Selected Reviews

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Seagrave’s Bizzare Adventure

By SnowyMystic, author of Fabled Hearts

Oct 19, 2014: Before we get in the meat of this review, it should be noted that the author of Seagrave’s Journey had things happen in their life that made updating problematic. At the time of this review, it seems that the author has begun writing again. So, there is some hope that it will have consistent updates. I am however perhaps being a bit optimistic. A minor gripe is that the site is a bit slow to load on my netbook, which bodes badly for phones and tablets.

[more . . .]

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A Strong Start

By Mandragons, member

Oct 17, 2014: Set in an alternate universe, Citadel starts us off with a time-honored classic; by throwing us in the deep end. I personally found it a bit tricky to follow in the first couple posts, there has been very little worldbuilding. Most of what I do know now had to be picked up as I went along. But don’t let that dissuade you. Citadel is still a newborn, and just needs time to blossom.

As previously stated, Citadel is set in a [more . . .]

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A nicely written frontier fantasy

By Fiona Gregory, editor

Oct 12, 2014: "The Marshal cursed and squeezed the switches on both his wands; their muted click was lost in a tremendous CRACK as bolts of lightning sprang from the tips . . . ."

This engaging tale set in a fantasy world’s magic-based Industrial Revolution quickly caught my interest. It’s well written, and full of imaginative and intriguing details like the magical Rail trip (I prefer the mechanical version!), and a professor’s explanation of the difference between objective (physics) and subjective (magic) actions on energy and [more . . .]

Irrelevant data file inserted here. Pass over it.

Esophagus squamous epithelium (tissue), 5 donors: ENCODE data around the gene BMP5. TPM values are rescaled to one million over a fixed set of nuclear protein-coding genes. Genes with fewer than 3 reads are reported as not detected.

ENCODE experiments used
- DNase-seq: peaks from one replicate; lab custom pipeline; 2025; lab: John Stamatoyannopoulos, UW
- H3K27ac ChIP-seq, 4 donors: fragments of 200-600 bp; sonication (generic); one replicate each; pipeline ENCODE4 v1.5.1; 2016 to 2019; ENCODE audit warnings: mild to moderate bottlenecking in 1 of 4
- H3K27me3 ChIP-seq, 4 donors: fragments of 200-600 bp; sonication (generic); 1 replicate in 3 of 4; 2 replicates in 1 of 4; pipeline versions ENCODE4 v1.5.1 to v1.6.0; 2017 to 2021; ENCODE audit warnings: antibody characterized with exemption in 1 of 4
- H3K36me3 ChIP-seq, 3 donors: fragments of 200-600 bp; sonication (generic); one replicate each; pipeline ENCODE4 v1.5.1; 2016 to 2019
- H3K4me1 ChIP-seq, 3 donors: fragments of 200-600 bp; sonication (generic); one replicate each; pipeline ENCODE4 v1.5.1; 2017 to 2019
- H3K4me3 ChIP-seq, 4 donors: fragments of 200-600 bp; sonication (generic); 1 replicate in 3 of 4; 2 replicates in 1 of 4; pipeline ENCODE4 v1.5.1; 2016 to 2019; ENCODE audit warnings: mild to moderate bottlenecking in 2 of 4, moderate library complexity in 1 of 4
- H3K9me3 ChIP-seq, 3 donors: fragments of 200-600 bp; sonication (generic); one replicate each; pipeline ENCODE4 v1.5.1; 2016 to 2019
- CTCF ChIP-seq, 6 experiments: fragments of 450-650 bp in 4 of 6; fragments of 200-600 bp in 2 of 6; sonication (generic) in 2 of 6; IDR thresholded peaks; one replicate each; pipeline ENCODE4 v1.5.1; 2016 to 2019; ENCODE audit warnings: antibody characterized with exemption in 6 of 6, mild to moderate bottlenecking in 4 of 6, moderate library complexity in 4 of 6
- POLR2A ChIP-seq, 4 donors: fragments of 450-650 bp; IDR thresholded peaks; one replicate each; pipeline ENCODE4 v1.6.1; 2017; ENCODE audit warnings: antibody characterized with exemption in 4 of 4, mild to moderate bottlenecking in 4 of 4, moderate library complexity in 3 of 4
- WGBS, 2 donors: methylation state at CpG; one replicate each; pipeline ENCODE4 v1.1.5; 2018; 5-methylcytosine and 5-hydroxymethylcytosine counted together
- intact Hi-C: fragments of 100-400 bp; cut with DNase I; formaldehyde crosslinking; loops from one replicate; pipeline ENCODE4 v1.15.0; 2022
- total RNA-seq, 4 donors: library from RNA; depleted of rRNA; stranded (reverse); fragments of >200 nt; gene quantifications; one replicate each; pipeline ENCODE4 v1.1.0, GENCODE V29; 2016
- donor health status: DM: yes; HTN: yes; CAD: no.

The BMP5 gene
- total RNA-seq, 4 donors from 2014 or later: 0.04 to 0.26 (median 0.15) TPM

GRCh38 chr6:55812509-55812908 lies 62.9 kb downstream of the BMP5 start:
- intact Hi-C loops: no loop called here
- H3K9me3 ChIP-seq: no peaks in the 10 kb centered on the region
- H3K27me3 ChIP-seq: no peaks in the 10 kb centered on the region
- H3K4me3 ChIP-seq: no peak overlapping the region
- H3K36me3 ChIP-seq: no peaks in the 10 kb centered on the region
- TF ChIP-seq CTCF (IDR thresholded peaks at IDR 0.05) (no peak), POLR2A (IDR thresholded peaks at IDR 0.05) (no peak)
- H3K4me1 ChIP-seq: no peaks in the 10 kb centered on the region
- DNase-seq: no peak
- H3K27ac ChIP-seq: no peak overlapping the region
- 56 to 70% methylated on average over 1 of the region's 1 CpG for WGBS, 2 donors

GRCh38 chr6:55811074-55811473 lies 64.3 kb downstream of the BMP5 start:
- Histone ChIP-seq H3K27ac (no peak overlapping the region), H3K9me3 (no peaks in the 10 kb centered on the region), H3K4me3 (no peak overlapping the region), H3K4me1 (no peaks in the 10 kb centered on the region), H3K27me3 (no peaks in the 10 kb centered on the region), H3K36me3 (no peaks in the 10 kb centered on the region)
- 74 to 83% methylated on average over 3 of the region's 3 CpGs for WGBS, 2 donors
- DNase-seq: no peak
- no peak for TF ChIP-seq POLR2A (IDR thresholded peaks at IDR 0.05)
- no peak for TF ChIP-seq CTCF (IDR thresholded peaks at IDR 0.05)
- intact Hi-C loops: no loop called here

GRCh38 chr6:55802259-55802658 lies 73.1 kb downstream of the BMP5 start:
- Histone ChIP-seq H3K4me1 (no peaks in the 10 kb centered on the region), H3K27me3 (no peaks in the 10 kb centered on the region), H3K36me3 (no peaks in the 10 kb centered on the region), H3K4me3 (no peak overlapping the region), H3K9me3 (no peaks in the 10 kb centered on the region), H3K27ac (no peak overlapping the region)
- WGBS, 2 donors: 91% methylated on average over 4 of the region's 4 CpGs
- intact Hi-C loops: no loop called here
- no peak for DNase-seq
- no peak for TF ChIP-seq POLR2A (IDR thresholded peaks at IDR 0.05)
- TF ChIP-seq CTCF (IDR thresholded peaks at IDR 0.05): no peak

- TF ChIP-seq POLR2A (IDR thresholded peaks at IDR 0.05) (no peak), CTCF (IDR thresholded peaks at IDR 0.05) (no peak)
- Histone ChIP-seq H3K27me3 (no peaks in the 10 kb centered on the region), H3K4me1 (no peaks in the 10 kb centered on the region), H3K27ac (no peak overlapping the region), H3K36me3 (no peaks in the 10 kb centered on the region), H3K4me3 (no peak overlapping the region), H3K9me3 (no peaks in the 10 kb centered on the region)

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Gritty war story with a hint of something more.

By Alexander.Hollins, author of Reflections of the Shadows: A Leader of Men

Oct 12, 2014: I am greatly enjoying Solstice War, but I have to start out saying. Things and people get shot, blown up, and covered in gore. This is like watching stock war footage of combat.

That said, it’s well written stock footage. Designations and descriptions of equipment help accentuate the setting, rather than overrunning the scene as so many military fictions have done. An alternate history of sorts, the technology of the day is very World War two, the warfare mortar and [more . . .]